- Texas Terri: Just one of the guys.
"Everybody went so wild," Texas Terri recalls. "I just stood there like a retard and made faces." She has since incorporated a topless segment into her show, although she now wears strategically placed electrical tape to ensure that she's not breaking any obscenity laws.
"When I take my shirt off, it's because I'm one of the guys. I don't need to show my tits. I do it to see how easily amused people are and for shock value. It's just fun to watch people's faces."
Baring her breasts isn't even the most extreme thing that the singer, who lives in Los Angeles and has fronted numerous punk bands for nearly two decades, has done while on stage.
"I used to shove Gummi worms up my pussy -- Marilyn Manson gave me this idea -- and pulled them out, one at a time, to feed to the punk boys at the front of the stage," she says. "That's where you separate the real people from the poseurs. There was no shortage of punk boys up there in the front row with their mouths open, waiting for worms."
Even in the midst of Austin, Texas's South by Southwest, a music festival that has drawn thousands of band members and industry representatives, Texas Terri stands out. Wearing tight leather pants and a pink and black striped sweater, Terri, with her bright red hair, assorted tattoos, and chipped front tooth, oozes evidence of the rough life she's led. The battle scars also give her an air of resilience. She won't reveal her age, but says that the years she spent in her hometown of Austin were tumultuous ones, partly because of the lifestyle she led and partly because she just never fit in.
"I was way too hyper for this town," she says. "People who moved here from New York thought I was from New York. I was like 'Where the hell is New York?' I didn't know anything but Texas. Back then my life was all about drugs and alcohol and music."
She played in a number of punk bands, but it was only after a fellow musician moved from Austin to Los Angeles that she considered pulling up stakes and heading to Hollywood. She packed up her cat, Stud, and some dead creatures she calls pickled pigs (she keeps them in a jar in the refrigerator) and moved west. When she got to L.A. in 1983, she formed a band called the Eunuchs that was short-lived, in part because of its prolific use of drugs and alcohol.
"One of the guys in the band sees The Rose on TV, and he calls me up freaking out," Terri recalls. "He's going, 'I just saw Bette Midler in The Rose, and I can't be in a band with you anymore, because you're gonna end up like that.' I'm like 'What is the story about?' He tells me, and I say, 'I can't believe you're trying to call the kettle black here.' I figured great, I drive all the way out here, and I'm living in an apartment I can't afford."
Life in Los Angeles was rocky at first for Terri. On her first night there, she went to a death-metal club, and it put her in such an unstable frame of mind that she took her anxiety out on her date.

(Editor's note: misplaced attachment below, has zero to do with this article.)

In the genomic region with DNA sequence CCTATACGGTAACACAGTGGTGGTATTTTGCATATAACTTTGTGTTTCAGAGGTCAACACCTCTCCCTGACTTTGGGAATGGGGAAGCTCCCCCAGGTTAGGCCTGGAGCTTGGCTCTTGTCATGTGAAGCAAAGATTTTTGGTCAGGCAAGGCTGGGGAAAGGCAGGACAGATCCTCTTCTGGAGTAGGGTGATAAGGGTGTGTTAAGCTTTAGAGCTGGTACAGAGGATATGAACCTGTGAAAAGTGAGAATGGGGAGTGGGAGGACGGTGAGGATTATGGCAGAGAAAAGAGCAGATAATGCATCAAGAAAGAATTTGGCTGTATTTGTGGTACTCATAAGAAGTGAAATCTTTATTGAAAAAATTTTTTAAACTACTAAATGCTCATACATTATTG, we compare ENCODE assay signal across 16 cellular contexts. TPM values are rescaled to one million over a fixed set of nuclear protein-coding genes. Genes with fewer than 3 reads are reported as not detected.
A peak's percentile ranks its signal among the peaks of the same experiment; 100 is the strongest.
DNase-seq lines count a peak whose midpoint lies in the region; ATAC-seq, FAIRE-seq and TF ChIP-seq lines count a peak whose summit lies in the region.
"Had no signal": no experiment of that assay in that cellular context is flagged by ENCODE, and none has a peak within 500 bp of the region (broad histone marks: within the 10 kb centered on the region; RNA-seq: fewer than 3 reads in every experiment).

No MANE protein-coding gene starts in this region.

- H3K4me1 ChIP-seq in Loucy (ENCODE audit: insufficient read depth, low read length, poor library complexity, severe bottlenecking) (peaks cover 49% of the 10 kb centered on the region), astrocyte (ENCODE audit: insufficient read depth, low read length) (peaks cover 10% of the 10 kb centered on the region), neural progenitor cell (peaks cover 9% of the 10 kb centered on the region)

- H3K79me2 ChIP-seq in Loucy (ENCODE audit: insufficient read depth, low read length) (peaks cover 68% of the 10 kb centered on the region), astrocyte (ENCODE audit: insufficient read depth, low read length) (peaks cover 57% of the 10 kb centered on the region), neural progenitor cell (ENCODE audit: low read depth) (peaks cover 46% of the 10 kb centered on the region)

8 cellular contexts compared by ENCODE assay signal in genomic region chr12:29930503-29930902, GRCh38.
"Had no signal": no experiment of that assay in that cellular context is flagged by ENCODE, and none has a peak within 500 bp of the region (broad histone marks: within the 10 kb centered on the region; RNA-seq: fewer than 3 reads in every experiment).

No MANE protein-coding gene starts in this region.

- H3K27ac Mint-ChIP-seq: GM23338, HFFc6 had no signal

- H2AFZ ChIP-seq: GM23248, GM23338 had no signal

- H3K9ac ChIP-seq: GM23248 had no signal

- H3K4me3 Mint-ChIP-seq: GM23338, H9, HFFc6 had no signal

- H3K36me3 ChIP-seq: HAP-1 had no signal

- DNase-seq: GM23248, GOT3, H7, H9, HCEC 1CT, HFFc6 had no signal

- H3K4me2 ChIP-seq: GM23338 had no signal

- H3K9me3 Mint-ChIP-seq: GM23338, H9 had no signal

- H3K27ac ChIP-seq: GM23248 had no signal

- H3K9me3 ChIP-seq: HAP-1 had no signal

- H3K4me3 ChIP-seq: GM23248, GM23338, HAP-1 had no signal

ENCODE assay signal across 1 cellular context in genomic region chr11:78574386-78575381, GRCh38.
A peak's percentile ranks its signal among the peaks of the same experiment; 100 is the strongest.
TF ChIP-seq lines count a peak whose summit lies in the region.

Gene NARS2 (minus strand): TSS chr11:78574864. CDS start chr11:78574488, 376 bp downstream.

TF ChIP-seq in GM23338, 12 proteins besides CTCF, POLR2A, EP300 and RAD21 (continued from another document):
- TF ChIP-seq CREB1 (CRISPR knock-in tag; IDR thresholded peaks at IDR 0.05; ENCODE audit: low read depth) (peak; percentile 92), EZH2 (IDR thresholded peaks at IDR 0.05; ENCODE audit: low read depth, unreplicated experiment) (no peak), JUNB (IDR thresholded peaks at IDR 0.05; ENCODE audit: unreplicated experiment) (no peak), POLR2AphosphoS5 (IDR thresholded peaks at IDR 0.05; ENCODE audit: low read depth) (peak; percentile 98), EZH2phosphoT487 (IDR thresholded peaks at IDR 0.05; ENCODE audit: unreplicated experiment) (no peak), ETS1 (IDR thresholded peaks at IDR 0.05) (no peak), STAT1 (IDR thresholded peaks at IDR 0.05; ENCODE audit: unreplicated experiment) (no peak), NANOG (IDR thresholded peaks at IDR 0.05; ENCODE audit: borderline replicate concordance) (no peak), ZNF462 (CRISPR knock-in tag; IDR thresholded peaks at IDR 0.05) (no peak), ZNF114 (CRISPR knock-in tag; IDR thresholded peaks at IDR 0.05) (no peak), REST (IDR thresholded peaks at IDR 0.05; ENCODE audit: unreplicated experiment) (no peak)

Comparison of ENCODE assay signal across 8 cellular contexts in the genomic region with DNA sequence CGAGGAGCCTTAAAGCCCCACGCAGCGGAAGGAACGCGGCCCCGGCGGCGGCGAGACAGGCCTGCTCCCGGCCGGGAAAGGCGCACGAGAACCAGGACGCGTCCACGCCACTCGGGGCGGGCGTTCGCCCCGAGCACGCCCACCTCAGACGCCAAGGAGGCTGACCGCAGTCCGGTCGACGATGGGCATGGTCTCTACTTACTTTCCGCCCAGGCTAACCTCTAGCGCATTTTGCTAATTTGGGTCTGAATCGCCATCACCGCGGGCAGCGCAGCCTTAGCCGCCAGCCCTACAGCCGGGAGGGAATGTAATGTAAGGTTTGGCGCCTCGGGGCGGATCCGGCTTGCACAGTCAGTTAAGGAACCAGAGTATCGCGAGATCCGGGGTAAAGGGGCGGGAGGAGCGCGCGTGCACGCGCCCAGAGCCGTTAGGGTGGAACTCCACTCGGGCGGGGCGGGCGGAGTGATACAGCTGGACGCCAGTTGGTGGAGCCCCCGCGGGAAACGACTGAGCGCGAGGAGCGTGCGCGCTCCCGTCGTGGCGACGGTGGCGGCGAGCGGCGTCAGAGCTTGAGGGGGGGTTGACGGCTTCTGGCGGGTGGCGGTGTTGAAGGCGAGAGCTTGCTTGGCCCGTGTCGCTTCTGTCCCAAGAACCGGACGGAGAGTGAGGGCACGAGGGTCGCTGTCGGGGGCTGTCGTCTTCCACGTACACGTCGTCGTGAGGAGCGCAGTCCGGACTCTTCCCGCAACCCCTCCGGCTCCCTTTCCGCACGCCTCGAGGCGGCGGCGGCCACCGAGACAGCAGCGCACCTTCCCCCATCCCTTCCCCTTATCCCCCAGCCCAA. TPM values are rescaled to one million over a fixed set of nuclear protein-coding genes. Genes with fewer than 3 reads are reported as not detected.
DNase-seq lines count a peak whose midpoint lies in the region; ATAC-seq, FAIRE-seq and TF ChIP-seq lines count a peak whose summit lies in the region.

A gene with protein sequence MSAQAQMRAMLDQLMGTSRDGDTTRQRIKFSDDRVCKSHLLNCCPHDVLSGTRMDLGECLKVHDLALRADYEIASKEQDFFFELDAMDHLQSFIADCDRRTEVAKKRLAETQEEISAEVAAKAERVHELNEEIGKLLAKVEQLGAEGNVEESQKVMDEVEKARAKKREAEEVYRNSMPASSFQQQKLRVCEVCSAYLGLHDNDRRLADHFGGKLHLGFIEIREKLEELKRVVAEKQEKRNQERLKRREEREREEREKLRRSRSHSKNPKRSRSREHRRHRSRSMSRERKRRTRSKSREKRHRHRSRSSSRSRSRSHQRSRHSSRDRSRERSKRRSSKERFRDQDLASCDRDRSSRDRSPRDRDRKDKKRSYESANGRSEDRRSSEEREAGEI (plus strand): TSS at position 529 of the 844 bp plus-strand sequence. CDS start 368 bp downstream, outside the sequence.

"I walk in ready to party, and everyone is just sitting there," she says. "I said, 'Fuck this shit. I'm getting the fuck out of here.'" Her date took her home, but then he wouldn't leave. "The guy I was with would not leave me alone. I said, 'That's it.' I took out this switchblade and started stabbing myself, slicing my stomach open and slicing my throat. Then I took the pigs out and put them in this mud puddle out in the yard and started playing with them. He finally went home, but the next day, the Russian landlord came over and told me to leave. The guy wanted me to stay, because he was an old pervert, but his wife wanted me to go. I had to move into these people's house, and they made me put a scarf around my neck to hide my sliced throat. But I was very proud of it."
Texas Terri went on to play in numerous punk bands; by the mid-'90s, she had formed the Stiff Ones, which released its debut, Eat Shit, three years ago. That record has recently been reissued by the Long Beach, California-based label Junk Records, and Terri's tour in support of the album includes stops in many cities where she's never played before (including Cleveland). She's trying to recruit Jack Douglas (Aerosmith, Patti Smith, New York Dolls) to produce her next album and has already cut a three-song demo with him.
While Terri's been sober for 10 years, she still takes her shirt off when she plays live; even with her top on, she often douses herself with water so that her nipples show through. She admits that some women might be turned off, because her performances appear to be more suited to a strip club than a rock venue. But she maintains that women like her, too, because she's visceral in a way that women in rock usually aren't.
"Look at me. Am I one of those little frilly girls?" she asks. "People think Jim Morrison and Iggy Pop were cool because they [took their clothes off]. It wasn't a sexual thing. I'm not into women's issues, but I guess this has become one.
"I sometimes wish I wouldn't wear my heart on my sleeve so much. I'm like an open book, but if you're an open book, a lot of people don't understand where you're coming from."